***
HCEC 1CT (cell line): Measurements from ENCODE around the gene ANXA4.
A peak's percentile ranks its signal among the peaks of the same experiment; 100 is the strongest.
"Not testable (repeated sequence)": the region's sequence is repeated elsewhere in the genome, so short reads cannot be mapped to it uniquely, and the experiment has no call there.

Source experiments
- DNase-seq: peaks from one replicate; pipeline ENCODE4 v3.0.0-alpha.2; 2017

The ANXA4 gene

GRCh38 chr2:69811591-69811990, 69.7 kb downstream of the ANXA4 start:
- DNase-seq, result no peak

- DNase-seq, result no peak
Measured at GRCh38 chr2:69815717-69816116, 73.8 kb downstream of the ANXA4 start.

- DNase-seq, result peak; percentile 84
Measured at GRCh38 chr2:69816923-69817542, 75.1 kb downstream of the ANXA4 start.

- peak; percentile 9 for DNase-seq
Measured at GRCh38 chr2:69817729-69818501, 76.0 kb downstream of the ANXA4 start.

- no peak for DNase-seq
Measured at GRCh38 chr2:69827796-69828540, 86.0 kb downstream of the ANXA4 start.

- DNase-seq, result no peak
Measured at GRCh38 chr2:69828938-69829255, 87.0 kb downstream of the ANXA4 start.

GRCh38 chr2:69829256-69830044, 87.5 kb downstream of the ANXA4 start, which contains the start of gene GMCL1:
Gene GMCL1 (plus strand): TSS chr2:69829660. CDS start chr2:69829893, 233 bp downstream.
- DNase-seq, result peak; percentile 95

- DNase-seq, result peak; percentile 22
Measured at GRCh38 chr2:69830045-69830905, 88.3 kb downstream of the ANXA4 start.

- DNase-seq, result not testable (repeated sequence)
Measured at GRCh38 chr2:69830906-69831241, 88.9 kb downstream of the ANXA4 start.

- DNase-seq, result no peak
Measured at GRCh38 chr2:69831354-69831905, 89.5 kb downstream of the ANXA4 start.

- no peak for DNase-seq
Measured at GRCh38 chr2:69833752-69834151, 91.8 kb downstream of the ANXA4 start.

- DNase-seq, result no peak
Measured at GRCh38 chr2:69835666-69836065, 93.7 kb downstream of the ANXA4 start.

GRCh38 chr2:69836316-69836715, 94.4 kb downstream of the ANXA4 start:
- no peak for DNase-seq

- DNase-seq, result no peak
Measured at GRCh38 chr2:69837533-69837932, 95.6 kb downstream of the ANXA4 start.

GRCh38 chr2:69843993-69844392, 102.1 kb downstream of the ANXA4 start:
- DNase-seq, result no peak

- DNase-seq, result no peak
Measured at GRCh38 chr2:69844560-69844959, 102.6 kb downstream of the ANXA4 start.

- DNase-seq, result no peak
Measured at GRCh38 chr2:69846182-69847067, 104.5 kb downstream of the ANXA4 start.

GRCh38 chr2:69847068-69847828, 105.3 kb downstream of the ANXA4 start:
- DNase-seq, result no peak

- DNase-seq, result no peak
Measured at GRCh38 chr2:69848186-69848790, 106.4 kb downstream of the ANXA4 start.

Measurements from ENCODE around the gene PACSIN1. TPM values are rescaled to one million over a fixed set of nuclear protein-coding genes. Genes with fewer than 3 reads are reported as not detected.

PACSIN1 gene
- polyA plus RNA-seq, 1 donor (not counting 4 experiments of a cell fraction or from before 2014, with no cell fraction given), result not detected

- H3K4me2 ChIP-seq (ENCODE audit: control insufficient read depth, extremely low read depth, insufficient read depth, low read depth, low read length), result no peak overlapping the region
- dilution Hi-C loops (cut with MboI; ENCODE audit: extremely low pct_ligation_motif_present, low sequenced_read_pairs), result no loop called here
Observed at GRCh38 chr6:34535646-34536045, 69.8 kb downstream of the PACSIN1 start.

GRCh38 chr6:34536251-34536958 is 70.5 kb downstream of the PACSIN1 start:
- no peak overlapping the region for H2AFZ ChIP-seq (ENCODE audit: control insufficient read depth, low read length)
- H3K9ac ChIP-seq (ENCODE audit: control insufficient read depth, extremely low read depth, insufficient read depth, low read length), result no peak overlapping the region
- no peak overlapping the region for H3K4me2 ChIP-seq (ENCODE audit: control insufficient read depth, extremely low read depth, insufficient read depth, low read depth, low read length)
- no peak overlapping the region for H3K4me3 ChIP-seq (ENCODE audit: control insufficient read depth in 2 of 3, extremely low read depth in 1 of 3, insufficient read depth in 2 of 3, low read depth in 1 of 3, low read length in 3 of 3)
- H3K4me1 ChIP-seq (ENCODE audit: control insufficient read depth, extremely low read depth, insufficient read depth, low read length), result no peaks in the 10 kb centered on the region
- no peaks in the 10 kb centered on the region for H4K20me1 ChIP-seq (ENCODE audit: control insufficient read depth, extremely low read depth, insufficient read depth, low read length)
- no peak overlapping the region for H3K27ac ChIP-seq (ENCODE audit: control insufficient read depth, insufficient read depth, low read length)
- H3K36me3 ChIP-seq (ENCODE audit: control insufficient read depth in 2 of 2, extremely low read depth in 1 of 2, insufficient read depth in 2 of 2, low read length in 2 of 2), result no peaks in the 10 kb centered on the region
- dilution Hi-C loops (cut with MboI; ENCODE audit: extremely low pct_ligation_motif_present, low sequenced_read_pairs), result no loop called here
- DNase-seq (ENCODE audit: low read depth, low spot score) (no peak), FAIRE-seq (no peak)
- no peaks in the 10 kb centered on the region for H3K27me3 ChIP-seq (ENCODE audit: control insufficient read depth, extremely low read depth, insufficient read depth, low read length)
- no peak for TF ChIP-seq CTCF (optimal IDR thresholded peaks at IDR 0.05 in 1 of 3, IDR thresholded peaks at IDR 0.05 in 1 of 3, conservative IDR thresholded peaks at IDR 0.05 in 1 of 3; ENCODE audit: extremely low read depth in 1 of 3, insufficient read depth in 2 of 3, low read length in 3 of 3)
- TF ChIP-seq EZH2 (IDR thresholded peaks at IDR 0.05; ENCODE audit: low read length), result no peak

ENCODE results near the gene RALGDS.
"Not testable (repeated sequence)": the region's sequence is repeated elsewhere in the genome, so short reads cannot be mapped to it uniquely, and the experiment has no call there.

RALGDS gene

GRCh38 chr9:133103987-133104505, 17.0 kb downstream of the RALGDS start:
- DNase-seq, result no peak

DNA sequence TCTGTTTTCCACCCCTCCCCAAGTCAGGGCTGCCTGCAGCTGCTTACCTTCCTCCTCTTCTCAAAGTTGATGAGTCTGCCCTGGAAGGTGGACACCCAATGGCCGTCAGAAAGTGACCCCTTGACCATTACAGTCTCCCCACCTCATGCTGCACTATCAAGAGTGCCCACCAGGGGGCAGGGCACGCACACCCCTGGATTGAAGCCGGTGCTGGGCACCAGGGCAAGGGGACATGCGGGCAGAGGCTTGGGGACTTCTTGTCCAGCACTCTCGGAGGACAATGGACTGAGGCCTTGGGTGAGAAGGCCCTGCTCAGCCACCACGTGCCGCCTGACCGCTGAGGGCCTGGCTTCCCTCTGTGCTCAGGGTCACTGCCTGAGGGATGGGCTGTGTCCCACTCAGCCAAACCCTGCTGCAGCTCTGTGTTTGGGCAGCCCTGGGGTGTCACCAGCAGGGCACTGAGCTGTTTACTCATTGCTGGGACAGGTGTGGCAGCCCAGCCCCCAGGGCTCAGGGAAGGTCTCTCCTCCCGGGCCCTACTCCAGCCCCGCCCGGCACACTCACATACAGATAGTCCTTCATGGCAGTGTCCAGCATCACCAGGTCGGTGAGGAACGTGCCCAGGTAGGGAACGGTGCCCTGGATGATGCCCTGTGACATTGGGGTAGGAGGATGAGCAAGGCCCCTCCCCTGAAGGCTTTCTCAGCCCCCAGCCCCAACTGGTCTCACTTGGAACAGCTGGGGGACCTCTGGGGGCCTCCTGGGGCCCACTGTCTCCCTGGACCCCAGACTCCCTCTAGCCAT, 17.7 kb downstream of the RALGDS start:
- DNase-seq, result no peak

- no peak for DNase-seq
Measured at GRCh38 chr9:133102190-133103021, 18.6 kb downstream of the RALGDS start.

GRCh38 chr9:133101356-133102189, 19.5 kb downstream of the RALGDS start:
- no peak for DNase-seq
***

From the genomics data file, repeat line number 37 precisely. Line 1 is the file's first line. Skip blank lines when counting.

- DNase-seq, result no peak